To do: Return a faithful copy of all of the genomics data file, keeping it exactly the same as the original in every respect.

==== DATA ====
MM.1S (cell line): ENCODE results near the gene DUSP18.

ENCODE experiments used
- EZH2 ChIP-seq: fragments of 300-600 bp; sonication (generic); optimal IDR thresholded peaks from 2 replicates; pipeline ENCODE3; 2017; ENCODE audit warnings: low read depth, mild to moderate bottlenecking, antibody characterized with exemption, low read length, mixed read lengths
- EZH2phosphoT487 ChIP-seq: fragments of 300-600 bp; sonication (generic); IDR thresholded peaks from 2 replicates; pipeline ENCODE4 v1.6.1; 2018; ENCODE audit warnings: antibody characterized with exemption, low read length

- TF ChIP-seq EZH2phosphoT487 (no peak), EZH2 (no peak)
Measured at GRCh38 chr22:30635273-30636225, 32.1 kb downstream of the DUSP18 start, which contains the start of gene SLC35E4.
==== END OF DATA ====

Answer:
MM.1S (cell line): ENCODE results near the gene DUSP18.

ENCODE experiments used
- EZH2 ChIP-seq: fragments of 300-600 bp; sonication (generic); optimal IDR thresholded peaks from 2 replicates; pipeline ENCODE3; 2017; ENCODE audit warnings: low read depth, mild to moderate bottlenecking, antibody characterized with exemption, low read length, mixed read lengths
- EZH2phosphoT487 ChIP-seq: fragments of 300-600 bp; sonication (generic); IDR thresholded peaks from 2 replicates; pipeline ENCODE4 v1.6.1; 2018; ENCODE audit warnings: antibody characterized with exemption, low read length

- TF ChIP-seq EZH2phosphoT487 (no peak), EZH2 (no peak)
Measured at GRCh38 chr22:30635273-30636225, 32.1 kb downstream of the DUSP18 start, which contains the start of gene SLC35E4.